Titled the "Tax Increase Prevention Act of 2014", the House bill would extend retroactively for one year, through the end of 2014, virtually all of the tax breaks that had previously been temporarily extended by the American Taxpayer Relief Act of 2012 (ATRA). In addition to the extensions, HR 5771 corrects numerous technical and clerical errors in the tax code, as well as eliminating many superfluous provisions (known as "deadwood").

To become law, HR 5771 still needs to pass the Senate and be signed by the President.

The following is a summary of the House bill's key provisions and a brief recap of the Senate and White House reactions. For a complete synopsis of the bill, see the Ways and Means Committee Tax Staff Summary of HR 5771.

Individual Tax Extenders
HR 5771 would extend eight tax relief provisions for individuals through the end of 2104. Notable provisions include:

  • Extend the exclusion from gross income from the discharge of qualified principal residence indebtedness.
  • Continue the treatment of qualified mortgage insurance premiums as interest for purposes of the mortgage interest deduction. This deduction phases out ratably for taxpayers with adjusted gross income between $100,000 and $110,000 (half those amounts for married taxpayers filing separately).
  • Extend the exclusion from gross income of qualified charitable distributions from IRAs of individuals at least 70 1/2 years of age. The exclusion is for up to $100,000 per taxpayer per year.
HR 5771 would also extend the following tax breaks through the end of 2014:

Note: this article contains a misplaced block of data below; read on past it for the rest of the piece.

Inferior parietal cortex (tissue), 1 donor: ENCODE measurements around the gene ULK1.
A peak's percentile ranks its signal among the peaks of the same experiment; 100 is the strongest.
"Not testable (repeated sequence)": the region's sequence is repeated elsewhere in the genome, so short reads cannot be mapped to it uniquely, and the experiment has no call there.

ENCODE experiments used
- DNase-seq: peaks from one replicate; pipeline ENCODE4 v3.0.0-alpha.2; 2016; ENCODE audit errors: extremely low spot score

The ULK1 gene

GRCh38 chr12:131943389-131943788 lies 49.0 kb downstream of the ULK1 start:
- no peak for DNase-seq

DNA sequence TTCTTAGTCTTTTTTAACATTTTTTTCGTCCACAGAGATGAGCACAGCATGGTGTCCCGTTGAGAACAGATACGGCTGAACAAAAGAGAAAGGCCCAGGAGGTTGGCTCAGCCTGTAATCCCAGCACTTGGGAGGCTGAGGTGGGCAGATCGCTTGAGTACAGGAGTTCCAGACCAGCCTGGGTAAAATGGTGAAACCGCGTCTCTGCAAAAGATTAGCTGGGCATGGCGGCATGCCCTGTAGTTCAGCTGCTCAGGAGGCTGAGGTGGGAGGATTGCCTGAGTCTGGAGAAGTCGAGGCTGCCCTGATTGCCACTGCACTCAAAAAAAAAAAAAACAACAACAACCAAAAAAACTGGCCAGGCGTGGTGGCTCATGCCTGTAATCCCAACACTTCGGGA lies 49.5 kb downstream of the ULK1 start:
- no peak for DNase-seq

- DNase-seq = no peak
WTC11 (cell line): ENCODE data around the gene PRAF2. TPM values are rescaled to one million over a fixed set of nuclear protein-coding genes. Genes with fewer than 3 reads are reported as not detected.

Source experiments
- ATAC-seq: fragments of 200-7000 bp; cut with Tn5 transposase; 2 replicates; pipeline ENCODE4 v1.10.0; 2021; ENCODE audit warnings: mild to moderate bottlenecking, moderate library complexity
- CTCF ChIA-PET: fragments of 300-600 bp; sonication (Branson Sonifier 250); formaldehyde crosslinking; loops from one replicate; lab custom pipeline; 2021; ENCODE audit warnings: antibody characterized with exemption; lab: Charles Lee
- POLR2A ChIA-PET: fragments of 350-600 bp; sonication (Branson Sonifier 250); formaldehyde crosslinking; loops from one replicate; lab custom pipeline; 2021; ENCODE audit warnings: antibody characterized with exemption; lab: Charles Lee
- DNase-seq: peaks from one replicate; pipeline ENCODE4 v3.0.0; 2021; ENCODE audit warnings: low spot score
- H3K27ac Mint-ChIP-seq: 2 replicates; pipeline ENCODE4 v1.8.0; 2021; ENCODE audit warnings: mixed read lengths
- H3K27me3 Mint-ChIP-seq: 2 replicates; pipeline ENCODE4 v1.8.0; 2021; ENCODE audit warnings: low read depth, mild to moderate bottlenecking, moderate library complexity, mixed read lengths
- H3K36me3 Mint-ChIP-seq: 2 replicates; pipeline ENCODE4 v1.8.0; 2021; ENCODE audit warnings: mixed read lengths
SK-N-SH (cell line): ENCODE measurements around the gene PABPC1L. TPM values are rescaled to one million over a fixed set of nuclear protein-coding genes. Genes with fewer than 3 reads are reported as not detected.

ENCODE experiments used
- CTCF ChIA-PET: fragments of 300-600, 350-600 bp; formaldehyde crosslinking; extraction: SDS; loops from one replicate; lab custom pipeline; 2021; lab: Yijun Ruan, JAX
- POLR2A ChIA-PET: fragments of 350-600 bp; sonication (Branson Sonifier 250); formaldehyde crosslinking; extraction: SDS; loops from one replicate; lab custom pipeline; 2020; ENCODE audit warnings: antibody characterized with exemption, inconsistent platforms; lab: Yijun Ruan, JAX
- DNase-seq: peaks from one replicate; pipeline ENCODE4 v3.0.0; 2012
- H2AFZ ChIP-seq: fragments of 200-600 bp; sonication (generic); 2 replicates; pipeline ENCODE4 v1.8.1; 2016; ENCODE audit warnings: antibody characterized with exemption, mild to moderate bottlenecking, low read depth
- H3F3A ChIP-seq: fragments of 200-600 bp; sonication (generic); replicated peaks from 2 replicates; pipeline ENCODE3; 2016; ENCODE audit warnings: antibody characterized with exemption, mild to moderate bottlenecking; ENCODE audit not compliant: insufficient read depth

1. Above-the-line deduction for higher education expenses.
  2. Deduction for expenses of elementary and secondary school teachers.
  3. Increased exclusion from income for employer-provided mass transit and parking benefits.
  4. Deduction for state and local general sales taxes.
  5. Special rules for contributions of capital gain real property made for conservation purposes.
Business Tax Extenders
HR 5771 would extend forty-one tax relief provisions for businesses, including the research and development tax credit, bonus depreciation, and increased expensing limitations and the treatment of certain real property as Code Sec. 179 property. A rundown of the more important provision follows:

  • Extend the research and development tax credit, which generally allows taxpayers a 20% credit for qualified research expenses or a 14 percent alternative simplified credit. 
  • Extend 50% bonus depreciation to property acquired and placed in service during 2014 (2015 for certain property with a longer production period). This provision would continue to allow taxpayers to elect to accelerate the use of AMT credits in lieu of bonus depreciation under special rules for property placed in service during 2014. The provision would also continue a special accounting rule involving long-term contracts and a special rule for regulated utilities.